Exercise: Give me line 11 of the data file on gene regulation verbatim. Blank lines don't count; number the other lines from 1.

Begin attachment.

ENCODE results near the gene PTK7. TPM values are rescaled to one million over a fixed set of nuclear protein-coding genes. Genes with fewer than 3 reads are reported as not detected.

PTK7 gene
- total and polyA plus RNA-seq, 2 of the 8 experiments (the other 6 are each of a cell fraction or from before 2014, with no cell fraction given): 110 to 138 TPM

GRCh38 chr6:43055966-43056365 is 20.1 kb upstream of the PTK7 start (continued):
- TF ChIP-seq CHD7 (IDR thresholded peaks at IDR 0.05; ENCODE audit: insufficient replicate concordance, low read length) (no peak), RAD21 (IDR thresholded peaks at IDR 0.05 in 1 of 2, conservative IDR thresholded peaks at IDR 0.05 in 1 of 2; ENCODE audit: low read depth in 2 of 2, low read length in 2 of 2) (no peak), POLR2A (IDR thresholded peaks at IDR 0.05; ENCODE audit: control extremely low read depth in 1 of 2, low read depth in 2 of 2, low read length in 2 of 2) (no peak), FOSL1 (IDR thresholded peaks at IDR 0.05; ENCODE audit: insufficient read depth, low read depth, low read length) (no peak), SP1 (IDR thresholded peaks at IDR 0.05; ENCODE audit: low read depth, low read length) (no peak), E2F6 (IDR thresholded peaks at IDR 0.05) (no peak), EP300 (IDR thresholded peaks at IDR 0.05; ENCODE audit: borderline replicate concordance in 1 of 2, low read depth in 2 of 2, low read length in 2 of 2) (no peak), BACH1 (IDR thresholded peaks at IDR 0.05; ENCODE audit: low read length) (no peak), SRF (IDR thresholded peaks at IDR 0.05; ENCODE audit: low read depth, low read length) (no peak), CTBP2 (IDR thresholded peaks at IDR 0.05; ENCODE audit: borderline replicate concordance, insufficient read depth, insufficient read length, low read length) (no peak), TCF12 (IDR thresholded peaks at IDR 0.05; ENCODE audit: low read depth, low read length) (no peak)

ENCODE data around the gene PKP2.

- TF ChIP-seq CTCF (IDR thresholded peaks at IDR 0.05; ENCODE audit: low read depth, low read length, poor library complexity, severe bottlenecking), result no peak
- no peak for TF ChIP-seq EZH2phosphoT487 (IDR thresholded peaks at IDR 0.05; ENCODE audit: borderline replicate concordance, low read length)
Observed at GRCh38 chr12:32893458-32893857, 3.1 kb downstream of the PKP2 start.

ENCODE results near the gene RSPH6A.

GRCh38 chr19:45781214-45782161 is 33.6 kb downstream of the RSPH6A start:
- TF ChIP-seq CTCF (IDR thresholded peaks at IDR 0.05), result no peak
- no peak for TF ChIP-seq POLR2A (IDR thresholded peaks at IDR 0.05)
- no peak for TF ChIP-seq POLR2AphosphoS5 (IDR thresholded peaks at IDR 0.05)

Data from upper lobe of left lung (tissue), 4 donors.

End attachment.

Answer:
GRCh38 chr19:45781214-45782161 is 33.6 kb downstream of the RSPH6A start: